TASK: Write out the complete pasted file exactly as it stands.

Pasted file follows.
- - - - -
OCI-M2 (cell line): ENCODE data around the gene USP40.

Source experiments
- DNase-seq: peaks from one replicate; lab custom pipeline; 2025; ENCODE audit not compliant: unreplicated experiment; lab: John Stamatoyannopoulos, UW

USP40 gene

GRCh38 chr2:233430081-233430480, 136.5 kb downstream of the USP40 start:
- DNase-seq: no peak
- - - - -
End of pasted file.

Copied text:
OCI-M2 (cell line): ENCODE data around the gene USP40.

Source experiments
- DNase-seq: peaks from one replicate; lab custom pipeline; 2025; ENCODE audit not compliant: unreplicated experiment; lab: John Stamatoyannopoulos, UW

USP40 gene

GRCh38 chr2:233430081-233430480, 136.5 kb downstream of the USP40 start:
- DNase-seq: no peak